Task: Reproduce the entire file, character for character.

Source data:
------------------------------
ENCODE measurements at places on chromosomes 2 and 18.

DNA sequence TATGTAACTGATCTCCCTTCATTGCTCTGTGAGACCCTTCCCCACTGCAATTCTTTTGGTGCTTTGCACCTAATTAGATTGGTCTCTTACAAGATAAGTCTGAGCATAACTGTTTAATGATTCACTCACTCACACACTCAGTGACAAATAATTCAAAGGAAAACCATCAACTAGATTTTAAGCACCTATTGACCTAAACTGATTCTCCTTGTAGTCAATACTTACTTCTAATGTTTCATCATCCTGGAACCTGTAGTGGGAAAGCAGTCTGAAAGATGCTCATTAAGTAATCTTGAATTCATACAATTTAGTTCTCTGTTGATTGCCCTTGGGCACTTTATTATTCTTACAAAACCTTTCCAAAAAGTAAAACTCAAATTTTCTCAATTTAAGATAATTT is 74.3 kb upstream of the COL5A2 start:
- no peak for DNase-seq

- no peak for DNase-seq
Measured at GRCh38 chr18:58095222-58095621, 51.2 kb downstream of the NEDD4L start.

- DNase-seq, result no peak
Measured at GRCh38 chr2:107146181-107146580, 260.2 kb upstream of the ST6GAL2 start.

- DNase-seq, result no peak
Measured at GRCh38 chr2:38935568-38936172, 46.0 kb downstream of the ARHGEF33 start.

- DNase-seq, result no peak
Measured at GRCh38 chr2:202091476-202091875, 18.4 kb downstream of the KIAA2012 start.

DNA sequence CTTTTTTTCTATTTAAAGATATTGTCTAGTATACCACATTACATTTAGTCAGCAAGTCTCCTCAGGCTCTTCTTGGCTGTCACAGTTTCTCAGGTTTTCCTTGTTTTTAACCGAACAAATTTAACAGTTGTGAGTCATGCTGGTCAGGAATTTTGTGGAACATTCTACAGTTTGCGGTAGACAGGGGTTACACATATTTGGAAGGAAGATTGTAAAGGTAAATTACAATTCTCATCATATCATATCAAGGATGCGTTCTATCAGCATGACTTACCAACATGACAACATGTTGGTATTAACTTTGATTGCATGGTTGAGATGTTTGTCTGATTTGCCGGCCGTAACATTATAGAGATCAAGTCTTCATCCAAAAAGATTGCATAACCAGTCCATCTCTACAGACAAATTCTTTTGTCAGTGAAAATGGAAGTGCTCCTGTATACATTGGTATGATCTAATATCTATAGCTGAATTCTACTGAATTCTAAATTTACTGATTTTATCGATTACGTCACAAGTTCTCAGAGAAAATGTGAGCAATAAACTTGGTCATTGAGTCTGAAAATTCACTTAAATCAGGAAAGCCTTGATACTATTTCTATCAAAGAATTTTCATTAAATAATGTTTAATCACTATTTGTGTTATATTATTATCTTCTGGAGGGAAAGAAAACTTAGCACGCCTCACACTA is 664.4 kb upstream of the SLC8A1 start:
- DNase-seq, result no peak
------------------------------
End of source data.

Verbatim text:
ENCODE measurements at places on chromosomes 2 and 18.

DNA sequence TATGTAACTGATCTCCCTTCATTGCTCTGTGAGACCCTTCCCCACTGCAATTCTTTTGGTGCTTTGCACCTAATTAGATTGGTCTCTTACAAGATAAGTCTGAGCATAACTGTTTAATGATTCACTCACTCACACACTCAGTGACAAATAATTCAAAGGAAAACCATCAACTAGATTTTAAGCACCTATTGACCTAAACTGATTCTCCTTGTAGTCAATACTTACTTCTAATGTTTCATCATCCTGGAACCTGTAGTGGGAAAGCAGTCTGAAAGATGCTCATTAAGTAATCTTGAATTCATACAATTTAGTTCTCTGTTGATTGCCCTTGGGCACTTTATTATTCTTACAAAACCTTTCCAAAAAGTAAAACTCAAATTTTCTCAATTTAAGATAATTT is 74.3 kb upstream of the COL5A2 start:
- no peak for DNase-seq

- no peak for DNase-seq
Measured at GRCh38 chr18:58095222-58095621, 51.2 kb downstream of the NEDD4L start.

- DNase-seq, result no peak
Measured at GRCh38 chr2:107146181-107146580, 260.2 kb upstream of the ST6GAL2 start.

- DNase-seq, result no peak
Measured at GRCh38 chr2:38935568-38936172, 46.0 kb downstream of the ARHGEF33 start.

- DNase-seq, result no peak
Measured at GRCh38 chr2:202091476-202091875, 18.4 kb downstream of the KIAA2012 start.

DNA sequence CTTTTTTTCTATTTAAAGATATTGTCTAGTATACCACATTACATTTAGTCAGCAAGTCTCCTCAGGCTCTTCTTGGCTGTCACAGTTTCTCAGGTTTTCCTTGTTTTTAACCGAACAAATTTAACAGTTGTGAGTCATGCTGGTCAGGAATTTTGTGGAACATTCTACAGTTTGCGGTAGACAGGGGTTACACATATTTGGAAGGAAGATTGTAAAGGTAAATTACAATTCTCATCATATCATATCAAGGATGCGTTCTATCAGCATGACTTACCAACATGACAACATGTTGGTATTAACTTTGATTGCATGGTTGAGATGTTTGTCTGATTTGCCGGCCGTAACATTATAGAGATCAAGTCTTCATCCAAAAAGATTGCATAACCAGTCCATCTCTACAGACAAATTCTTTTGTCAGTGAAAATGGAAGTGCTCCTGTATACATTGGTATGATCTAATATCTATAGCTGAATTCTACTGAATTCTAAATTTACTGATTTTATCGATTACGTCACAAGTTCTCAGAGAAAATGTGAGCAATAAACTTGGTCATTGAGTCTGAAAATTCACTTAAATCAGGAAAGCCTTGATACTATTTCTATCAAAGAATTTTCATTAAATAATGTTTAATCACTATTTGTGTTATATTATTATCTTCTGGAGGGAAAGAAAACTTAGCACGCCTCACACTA is 664.4 kb upstream of the SLC8A1 start:
- DNase-seq, result no peak